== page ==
Trust Your Gut.

What is it about being a new mom that makes you question everything? You question whether you’re doing “it” right. You question whether you’re present enough, loving enough, feeding enough. The list never ends. And, although we have a connection with our baby that only we can understand, we still doubt our own intuition when it comes to our babies needs.

But, I’m here to tell ya.

Trust your gut.

I don’t care what the pediatrician says. I don’t care that the ER doctor insists your baby has a virus, I don’t care that the ENT says that nothing can be done- trust your mama gut. You will never regret doing so.

The Ear Infections

My first time experiencing this was when my first born was almost 2 years old. She had back to back ear infections almost every month for 6 months and, even as a new mom, I knew that she needed an ENT referral. The problem was that her pediatrician was different. He insisted that, in order to diagnose an ear infection, that the ear wax in my daughters ears needed to be scraped out first. This was puzzling to me, because she didn’t have hardly any wax build-up, so it seemed a little excessive. Not to mention, I was always told that you never put anything smaller than your elbow, in your ear, yet, this doctor was taking a metal tool and scraping out the wax. I didn’t say anything, because, after all, he was the doctor and I was a first time mom. Doctor knows best, right?

After 6 months of ear infections, I asked for an ENT referral and he refused. Why? Because, 3 of those ear infection diagnosis’ came from other doctors (who did not scrape her ears out), so he refused to recognize them- again, insisting that the ears had to be scraped out to actually see if there’s an infection.

In the end, I called up an ENT directly, explained the situation and they got the referral for me. We got an appointment the next week and she had tubes inserted just a few days later.

Now, at 5 years old, my daughter just had new tubes put in and she also had permanent hearing loss in one ear, likely from her frequent middle ear infections.

My gut had told me that this doctor was wrong, but it took a while to listen to it, and now, at 5 years old, my daughter has permanent hearing loss, likely from those frequent ear infections.


As a young, new mom, I didn’t know much about sepsis, except that it was bad. I certainly didn’t know what sepsis looked like or what it meant, but when my daughter was 2 years old, my gut (again) told me that something was wrong.

The week before my daughter was hospitalized, I had taken her to her pediatricians office 3 times. They kept telling me that she had an ear infection, then a virus, so nothing was done. I now know that they didn’t do all of the tests that they should’ve done (like a urine sample), for my daughters high fever.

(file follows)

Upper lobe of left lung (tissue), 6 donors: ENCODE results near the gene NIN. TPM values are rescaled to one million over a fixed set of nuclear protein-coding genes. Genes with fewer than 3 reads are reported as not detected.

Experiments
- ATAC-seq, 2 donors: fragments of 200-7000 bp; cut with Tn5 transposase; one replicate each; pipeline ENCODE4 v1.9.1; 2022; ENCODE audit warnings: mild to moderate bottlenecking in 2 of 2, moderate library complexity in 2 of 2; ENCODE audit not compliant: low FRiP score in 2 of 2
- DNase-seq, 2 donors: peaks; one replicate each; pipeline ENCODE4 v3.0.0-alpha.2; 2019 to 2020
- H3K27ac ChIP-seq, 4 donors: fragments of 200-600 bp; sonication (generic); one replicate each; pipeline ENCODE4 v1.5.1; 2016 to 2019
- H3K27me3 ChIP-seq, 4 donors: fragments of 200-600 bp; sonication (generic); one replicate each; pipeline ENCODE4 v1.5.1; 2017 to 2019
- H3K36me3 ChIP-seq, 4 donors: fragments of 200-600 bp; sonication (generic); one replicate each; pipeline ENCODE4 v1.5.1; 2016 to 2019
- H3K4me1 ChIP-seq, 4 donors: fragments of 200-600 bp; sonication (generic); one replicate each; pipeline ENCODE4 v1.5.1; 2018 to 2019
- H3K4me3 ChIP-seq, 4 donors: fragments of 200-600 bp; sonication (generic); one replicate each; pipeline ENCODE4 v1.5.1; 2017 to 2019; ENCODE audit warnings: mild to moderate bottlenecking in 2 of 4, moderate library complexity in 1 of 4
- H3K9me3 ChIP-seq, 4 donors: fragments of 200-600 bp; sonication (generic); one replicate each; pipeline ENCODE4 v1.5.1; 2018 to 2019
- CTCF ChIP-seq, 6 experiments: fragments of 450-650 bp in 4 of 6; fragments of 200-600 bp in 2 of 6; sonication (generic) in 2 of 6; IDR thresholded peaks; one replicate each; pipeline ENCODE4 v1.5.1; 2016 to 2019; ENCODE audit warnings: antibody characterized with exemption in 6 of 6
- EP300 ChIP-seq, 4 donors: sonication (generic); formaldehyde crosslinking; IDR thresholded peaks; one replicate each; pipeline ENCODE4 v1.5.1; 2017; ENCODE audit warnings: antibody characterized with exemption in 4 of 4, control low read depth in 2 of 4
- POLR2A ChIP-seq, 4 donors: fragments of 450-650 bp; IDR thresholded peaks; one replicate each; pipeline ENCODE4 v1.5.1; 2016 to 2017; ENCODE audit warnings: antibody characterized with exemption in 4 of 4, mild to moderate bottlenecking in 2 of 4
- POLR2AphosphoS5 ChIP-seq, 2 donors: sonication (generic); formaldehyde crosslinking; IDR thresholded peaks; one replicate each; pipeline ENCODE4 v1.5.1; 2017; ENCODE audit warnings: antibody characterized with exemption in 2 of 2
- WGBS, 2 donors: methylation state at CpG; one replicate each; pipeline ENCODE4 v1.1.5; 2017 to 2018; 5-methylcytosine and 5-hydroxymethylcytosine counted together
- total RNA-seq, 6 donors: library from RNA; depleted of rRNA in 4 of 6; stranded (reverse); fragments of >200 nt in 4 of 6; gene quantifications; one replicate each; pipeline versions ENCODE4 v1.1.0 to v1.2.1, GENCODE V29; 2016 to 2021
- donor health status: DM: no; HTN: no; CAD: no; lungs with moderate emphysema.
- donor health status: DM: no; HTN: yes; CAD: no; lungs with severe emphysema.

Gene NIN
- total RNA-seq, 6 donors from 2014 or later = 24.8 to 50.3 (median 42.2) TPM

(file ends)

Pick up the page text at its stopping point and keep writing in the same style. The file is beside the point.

After a week of doctors visits, where I was treated like a dramatic new mom, I took my daughter to the local ER when her high fever wouldn’t break and she just wasn’t acting right.

Unfortunately, the ER doctor gave me the same diagnosis- a virus. I was infuriated. I knew that something was wrong. She had never been this sick before, but I didn’t know how to explain it. Something was just off.

I went home that night feeling defeated and my daughter was still extremely sick. I woke up at 2am to find my daughter nearly lifeless. She was sweating profusely, still had a high fever and I couldn’t get her to fully wake up or move. Something was wrong.

I took her back to the same ER, and this time I was mad. I told them that something was wrong and we had just been there a few hours ago. They ended up doing some more testing, and concluded that she had pneumonia. She was transferred by ambulance to the closest children’s hospital (an hour away). Upon getting to the children’s hospital, it was determined that she did not have pneumonia. In fact, she had a bad UTI, that had been left untreated for so long, causing her to be septic- meaning that the infection had entered into her blood stream. You’ve heard of septic shock before, right? She was almost there. A simple urine sample at the pediatricians office would’ve caught this infection before she became septic, but because it wasn’t treated, it was now in her bloodstream. I wasn’t crazy. I knew something was wrong. Those symptoms that I couldn’t quite explain were symptoms of sepsis.

She ended up spending 4 days in the children’s hospital, getting IV medicines and fluids, before she finally snapped out of it and we were able to go home.

Needless to say, we found a new pediatrician after that.

I don’t share these stories to discount physicians or question their credibility, but to just emphasize the importance of a mother’s intuition.

I really feel that most pediatricians are great and well-intentioned, but sometimes, what looks like just another sick kid to them, feels like something completely different to a mom.

At the end of the day, we are our children’s best advocate. We know them better than anyone and we know when something is wrong. So, if you have to leave one doctor, and get on the phone with another, by all means, mama, you do what you have to do.


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